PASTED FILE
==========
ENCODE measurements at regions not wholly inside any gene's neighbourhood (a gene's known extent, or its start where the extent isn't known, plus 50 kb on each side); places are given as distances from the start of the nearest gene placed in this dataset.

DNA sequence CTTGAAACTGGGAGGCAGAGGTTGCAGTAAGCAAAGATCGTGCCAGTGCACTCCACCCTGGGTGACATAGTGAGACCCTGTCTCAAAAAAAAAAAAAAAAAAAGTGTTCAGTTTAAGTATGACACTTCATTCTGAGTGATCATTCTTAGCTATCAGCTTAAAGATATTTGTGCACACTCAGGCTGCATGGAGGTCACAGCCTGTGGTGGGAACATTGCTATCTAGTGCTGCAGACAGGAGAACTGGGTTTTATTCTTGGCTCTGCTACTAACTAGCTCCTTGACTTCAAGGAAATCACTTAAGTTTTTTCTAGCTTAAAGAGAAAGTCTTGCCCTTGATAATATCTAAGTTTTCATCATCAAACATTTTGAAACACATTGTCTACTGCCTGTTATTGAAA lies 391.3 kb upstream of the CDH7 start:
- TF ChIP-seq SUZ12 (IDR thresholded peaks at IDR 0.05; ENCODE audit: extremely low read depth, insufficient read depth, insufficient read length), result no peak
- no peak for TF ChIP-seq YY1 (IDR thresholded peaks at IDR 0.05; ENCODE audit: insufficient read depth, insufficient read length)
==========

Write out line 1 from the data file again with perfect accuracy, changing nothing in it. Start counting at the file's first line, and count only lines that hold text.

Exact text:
ENCODE measurements at regions not wholly inside any gene's neighbourhood (a gene's known extent, or its start where the extent isn't known, plus 50 kb on each side); places are given as distances from the start of the nearest gene placed in this dataset.